Agile Project Lifecycle Insights with Johanna Rothman

The Agile Uprising podcast recently served up a delightful blend of humor and wisdom in their latest episode featuring Johanna Rothman, agile consultant and author extraordinaire. The hosts, Claudia Orozco-Gomez and Jay Hrcsko, facilitated a conversation about Agile Project Lifecycles that was both light-hearted and deeply insightful.

Johanna Rothman joined the duo to discuss her book, Project Lifecycles: How to Reduce Risks, Release Successful Products, and Increase Agility, which tackles the often-misunderstood concept of agility in project management. Rothman shared that her book is a response to the widespread disillusionment with agile frameworks and methods that seem to have lost their way, leading to what she describes as the “bankrupting of all the ideas behind agility.”

The Misconception of Agile: So I wrote this book because I see so much really bad agile, and I see so many people saying agile doesn't work. You name a framework or a method and it does not work. It's totally bankrupt. — Johanna Rothman Click To Tweet

The book’s central theme is about delivering value through different Agile Project Lifecycle approaches —serial, iterative, and incremental—and understanding the trade-offs and risks associated with each. Rothman emphasizes the importance of making reasonable choices to create a better environment for teams, rather than getting bogged down in the dogma of specific agile methodologies.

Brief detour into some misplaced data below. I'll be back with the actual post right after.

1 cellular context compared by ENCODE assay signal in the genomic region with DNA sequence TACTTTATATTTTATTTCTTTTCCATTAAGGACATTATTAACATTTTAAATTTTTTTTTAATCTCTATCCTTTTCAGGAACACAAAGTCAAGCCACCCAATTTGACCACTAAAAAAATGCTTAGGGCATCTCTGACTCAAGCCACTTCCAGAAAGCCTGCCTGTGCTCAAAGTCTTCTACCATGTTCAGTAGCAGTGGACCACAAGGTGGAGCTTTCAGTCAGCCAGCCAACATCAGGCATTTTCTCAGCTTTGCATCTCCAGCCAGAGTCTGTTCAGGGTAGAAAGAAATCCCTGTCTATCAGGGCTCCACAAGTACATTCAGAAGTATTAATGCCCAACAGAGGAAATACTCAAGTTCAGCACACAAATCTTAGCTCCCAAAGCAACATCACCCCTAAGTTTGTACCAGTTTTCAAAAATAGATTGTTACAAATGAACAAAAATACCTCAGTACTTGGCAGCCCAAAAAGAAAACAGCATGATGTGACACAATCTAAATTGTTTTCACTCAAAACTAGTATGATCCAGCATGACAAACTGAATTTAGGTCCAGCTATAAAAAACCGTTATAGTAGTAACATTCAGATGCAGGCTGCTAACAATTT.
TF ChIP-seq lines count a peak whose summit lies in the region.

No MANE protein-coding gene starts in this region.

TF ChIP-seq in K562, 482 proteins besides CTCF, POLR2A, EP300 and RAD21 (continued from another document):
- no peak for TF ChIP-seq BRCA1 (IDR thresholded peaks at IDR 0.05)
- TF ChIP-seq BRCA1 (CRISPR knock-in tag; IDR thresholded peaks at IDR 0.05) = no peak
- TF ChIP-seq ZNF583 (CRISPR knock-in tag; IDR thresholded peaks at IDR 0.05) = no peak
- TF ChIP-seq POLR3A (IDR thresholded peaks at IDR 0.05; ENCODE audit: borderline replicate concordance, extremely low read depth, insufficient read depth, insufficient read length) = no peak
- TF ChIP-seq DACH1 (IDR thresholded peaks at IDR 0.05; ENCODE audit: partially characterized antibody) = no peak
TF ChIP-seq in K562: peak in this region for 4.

The Challenge of Cultural Change: Agility requires a cultural change. If you really want an agile approach: You need a cultural change. Who, who holds the culture? Managers.— Johanna Rothman Click To Tweet

One of the key takeaways from the Agile Project Lifecycle episode is the idea that projects can be a helpful container for delivering product value in the short term, and that project management doesn’t have to be at odds with agile principles. Rothman advocates for shorter projects, cross-functional teams, and probabilistic estimation to navigate the complexities of project work within an agile context.

The pod hosts and guest also delve into the cultural aspects of agility, discussing how team culture and project culture must align to foster true collaboration and ownership. Rothman’s approach is refreshingly pragmatic, suggesting that change should be framed as an experiment, inviting team members to participate and choose the changes that make sense for them.

The Problem with Story Points: Story points requires a kind of fantasy thinking, right? Magical thinking. Then if I turn my acorns and nuts into points I will somehow avoid, the when will it be done question.— Johanna Rothman Click To Tweet

I hope listeners (and readers) will gain a sense of empowerment and practical strategies for enhancing agility in their organizations, regardless of the prevailing project management culture.

Rothman’s book is a must-read for those looking to navigate the agile landscape with a clear-eyed view of what works, what doesn’t, and how to make the best choices for their teams and projects.

For more insights from Johanna Rothman and to explore her other works, visit And remember, stop trying to turn acorns and nuts into story points! Instead, work some good magic by building trust through management of risk and delivery of value



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